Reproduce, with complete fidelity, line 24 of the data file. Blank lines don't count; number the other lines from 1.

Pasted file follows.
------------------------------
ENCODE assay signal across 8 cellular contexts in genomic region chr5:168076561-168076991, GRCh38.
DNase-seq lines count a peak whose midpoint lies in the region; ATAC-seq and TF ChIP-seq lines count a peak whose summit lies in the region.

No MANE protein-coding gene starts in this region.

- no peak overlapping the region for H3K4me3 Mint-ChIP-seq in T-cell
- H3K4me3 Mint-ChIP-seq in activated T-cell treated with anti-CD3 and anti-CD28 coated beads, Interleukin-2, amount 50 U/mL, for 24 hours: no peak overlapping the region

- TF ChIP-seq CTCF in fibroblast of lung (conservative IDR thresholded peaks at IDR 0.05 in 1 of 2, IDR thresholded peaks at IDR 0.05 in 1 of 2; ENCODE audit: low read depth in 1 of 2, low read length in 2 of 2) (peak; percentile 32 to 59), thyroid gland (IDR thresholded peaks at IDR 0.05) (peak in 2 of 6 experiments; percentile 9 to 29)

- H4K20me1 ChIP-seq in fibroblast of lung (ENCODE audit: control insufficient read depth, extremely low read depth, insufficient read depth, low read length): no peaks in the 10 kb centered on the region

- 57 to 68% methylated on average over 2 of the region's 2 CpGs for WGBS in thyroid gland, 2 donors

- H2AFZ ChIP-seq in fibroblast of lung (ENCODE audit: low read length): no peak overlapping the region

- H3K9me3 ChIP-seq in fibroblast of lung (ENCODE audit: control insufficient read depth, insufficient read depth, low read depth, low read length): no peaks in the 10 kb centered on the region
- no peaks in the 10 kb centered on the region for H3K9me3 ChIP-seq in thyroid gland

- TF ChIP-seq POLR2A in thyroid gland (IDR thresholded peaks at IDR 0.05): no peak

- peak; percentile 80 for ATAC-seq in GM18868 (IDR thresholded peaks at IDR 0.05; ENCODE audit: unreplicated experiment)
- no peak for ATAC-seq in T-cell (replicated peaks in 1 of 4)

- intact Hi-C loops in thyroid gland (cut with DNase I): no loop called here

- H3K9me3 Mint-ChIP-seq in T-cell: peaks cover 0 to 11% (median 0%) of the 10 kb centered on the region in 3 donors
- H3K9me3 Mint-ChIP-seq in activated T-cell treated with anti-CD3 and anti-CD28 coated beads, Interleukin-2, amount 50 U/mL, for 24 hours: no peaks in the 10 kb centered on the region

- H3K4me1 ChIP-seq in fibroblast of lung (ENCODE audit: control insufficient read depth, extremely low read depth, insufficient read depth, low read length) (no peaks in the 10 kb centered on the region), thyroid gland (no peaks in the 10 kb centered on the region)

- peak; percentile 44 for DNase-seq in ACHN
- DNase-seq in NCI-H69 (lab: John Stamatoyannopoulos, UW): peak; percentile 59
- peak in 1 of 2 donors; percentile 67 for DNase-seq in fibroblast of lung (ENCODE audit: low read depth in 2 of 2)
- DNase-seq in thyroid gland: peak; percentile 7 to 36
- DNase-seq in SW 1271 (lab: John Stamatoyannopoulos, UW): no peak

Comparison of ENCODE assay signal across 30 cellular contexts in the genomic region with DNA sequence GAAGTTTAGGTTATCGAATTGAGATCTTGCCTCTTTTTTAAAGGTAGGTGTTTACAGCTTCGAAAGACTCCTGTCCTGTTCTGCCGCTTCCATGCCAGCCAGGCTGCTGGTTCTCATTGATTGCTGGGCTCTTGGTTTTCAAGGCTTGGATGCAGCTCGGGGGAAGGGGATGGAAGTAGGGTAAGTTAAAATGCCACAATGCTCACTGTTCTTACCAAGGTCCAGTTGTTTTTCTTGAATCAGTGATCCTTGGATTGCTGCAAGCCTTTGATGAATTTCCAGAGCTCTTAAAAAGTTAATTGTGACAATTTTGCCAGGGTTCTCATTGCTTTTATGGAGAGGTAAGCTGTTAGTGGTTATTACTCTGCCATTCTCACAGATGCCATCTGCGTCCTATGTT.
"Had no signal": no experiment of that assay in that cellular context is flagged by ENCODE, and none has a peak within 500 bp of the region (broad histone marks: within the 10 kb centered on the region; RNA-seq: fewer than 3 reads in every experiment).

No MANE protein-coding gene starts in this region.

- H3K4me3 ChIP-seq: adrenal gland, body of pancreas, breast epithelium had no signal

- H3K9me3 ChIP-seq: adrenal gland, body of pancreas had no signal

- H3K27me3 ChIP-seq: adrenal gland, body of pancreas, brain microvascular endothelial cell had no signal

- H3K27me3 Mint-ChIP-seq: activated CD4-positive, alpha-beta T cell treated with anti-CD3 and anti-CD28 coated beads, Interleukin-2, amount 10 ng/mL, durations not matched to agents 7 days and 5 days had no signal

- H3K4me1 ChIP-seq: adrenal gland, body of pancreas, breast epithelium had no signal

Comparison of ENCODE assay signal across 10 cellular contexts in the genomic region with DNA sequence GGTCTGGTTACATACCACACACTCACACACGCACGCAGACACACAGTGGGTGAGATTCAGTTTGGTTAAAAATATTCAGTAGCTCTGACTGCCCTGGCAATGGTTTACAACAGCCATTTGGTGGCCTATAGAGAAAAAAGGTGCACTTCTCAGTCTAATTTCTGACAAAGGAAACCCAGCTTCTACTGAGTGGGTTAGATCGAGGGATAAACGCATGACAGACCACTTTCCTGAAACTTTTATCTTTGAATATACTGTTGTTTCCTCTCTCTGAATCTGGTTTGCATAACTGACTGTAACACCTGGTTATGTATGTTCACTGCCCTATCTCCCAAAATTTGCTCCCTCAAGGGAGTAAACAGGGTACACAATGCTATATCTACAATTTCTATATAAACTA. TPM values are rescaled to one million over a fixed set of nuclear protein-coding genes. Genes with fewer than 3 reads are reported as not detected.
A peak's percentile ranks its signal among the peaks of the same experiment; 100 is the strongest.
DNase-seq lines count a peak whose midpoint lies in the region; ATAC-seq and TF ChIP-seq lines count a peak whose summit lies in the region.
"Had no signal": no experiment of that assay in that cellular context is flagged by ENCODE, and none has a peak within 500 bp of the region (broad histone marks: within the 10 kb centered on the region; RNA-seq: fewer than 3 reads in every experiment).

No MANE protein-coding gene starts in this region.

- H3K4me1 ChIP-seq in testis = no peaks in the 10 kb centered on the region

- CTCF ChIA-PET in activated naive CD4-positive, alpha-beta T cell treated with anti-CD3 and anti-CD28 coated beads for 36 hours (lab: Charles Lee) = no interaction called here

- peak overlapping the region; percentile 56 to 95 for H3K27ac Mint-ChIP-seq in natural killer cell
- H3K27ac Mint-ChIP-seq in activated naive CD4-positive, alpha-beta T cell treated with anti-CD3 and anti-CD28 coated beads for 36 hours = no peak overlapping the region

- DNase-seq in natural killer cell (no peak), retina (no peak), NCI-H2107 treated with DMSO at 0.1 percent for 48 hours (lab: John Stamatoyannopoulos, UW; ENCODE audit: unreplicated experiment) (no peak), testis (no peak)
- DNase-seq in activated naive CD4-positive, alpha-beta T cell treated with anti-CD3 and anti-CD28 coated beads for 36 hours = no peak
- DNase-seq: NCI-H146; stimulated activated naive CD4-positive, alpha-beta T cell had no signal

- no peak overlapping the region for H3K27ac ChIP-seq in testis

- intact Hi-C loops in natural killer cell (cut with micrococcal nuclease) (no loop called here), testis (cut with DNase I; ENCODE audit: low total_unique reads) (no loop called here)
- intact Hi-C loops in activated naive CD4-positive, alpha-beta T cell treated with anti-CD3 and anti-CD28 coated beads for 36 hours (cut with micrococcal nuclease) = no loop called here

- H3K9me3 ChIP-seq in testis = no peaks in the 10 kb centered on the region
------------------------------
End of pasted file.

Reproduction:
Comparison of ENCODE assay signal across 30 cellular contexts in the genomic region with DNA sequence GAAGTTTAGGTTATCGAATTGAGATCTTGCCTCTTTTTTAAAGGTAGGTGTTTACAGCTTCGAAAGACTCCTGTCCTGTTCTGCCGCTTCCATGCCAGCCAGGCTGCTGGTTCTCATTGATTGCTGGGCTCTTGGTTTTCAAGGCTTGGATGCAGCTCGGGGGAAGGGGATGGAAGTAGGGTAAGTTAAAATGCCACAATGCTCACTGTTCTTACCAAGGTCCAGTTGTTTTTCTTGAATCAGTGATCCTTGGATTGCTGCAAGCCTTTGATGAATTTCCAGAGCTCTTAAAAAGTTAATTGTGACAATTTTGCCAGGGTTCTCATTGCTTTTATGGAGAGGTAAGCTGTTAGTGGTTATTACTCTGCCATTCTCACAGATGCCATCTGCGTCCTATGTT.